Great post!! Very interesting reading thanks… I shall bookmark this site! It quotes is very latest things. This is very nice post! I will bookmark this blog. There are special products designed for different situations to meet the requirements of customers. A bed bug trap is a very efficient way to prevent them from raiding your bed and other home furnishings. You can place a Climb Up bed bug sticky traps under the bed legs of your bed or even under your chairs in the dining room. Our traps are versatile control products.



    Thanks For Very Interesting Post.

    ReplyDelete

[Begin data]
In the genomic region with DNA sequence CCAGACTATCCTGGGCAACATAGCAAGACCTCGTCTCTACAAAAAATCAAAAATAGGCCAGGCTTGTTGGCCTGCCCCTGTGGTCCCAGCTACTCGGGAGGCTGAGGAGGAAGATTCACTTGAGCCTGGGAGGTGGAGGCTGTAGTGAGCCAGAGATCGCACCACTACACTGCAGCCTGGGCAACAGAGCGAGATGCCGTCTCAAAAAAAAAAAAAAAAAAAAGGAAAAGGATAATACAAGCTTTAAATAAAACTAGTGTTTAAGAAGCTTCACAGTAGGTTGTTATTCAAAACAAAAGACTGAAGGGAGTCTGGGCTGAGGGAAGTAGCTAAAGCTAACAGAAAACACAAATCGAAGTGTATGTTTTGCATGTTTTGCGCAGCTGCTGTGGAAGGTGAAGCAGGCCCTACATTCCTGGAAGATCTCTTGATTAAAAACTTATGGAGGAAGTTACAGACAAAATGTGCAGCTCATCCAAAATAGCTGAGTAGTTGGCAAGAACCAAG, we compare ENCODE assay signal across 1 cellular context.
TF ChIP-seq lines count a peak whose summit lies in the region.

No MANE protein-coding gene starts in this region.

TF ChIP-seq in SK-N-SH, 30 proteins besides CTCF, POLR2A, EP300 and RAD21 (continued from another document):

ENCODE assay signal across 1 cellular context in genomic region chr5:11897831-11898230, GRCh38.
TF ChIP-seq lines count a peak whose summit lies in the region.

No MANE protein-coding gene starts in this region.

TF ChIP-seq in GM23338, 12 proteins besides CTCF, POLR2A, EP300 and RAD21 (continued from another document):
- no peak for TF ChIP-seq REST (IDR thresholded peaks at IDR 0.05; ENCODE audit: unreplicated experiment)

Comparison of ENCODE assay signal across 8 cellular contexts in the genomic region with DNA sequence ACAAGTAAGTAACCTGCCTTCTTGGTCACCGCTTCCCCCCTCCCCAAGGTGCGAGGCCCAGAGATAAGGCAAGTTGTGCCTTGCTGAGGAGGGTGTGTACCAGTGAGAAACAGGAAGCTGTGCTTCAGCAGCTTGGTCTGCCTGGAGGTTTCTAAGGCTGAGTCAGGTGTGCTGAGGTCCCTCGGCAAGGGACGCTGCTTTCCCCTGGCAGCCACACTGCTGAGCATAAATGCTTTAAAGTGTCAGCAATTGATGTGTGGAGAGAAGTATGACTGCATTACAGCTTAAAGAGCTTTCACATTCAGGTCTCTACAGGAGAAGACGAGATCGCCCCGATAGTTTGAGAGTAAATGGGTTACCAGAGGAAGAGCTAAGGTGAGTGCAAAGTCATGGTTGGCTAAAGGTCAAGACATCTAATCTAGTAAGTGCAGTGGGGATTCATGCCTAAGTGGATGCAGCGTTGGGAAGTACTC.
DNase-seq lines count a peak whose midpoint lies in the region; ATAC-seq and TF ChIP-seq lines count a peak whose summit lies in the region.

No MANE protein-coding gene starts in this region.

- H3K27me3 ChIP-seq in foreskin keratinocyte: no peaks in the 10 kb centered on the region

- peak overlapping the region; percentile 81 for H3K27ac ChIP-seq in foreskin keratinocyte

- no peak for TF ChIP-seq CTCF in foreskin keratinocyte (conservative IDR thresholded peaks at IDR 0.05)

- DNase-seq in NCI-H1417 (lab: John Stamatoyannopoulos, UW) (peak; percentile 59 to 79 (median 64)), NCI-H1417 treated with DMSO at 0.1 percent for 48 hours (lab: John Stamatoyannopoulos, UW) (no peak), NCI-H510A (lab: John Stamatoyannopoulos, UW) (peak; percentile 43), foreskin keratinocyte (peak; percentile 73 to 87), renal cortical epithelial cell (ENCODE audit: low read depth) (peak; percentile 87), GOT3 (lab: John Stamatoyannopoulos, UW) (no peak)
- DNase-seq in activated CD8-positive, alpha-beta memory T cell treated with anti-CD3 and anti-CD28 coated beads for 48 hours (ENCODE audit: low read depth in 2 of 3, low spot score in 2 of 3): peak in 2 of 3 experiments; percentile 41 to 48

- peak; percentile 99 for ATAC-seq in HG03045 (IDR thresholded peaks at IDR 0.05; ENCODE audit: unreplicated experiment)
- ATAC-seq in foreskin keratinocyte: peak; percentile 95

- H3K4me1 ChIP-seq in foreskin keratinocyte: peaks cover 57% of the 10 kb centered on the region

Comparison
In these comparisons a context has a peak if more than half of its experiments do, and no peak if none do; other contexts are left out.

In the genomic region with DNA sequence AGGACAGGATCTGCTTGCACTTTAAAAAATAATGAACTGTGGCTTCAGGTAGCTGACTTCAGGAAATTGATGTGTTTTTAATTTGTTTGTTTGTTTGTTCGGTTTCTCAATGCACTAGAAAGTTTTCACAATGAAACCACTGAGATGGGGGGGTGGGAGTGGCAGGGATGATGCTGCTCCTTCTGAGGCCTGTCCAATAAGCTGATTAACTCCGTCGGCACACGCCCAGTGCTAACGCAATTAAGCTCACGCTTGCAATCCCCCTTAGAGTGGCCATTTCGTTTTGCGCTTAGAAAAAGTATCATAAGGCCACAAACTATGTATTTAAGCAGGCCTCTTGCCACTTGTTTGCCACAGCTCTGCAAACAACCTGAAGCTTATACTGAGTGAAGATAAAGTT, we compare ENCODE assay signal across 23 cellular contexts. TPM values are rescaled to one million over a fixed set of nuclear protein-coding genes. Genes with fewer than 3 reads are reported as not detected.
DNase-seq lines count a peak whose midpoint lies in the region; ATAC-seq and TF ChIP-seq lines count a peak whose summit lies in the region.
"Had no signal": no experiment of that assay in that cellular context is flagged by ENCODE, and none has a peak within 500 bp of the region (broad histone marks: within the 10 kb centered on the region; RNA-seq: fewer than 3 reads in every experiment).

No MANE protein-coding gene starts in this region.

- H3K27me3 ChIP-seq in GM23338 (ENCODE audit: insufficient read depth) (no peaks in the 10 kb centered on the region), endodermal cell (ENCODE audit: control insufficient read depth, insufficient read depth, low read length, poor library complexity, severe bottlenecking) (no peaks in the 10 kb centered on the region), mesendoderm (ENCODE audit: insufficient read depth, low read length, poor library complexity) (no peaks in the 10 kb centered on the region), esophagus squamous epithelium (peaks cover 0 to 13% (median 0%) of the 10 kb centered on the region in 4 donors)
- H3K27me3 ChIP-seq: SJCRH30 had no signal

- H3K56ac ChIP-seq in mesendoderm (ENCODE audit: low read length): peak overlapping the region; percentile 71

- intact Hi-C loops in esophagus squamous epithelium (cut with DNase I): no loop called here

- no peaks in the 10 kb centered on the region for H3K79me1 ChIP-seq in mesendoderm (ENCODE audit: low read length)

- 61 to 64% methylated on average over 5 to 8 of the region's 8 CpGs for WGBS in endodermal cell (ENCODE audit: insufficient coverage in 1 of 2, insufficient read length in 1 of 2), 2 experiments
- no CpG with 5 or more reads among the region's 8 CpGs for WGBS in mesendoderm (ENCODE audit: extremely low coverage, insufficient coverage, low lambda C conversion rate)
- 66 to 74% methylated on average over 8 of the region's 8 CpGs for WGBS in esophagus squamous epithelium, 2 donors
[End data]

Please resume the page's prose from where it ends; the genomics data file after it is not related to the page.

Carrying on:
15. Hey, How are going on?

    Looks cool, I never knew you could post about it, good to know thanks! You show very There are special products designed for different situations to meet the requirements of customers. A bed bug trap is a very efficient way to prevent them from raiding your bed and other home furnishings. You can place a Climb Up bed bug trap under the bed legs of your bed or even under your chairs in the dining room. Our traps are versatile control products.


    Thanks For Only You Create That cute Article.

    ReplyDelete
  16. Bedbugs are small, reddish-brown parasitic insects that bite the exposed skin of sleeping humans and animals to feed on their blood. Kate Woodruff

    ReplyDelete
  17. I have read a few of the articles on your now, and I really like your style of blogging. I added it to my favorites blog site list and will be checking back soon. Please check out my site as well and let me know what you think.
    pest control san antonio

    ReplyDelete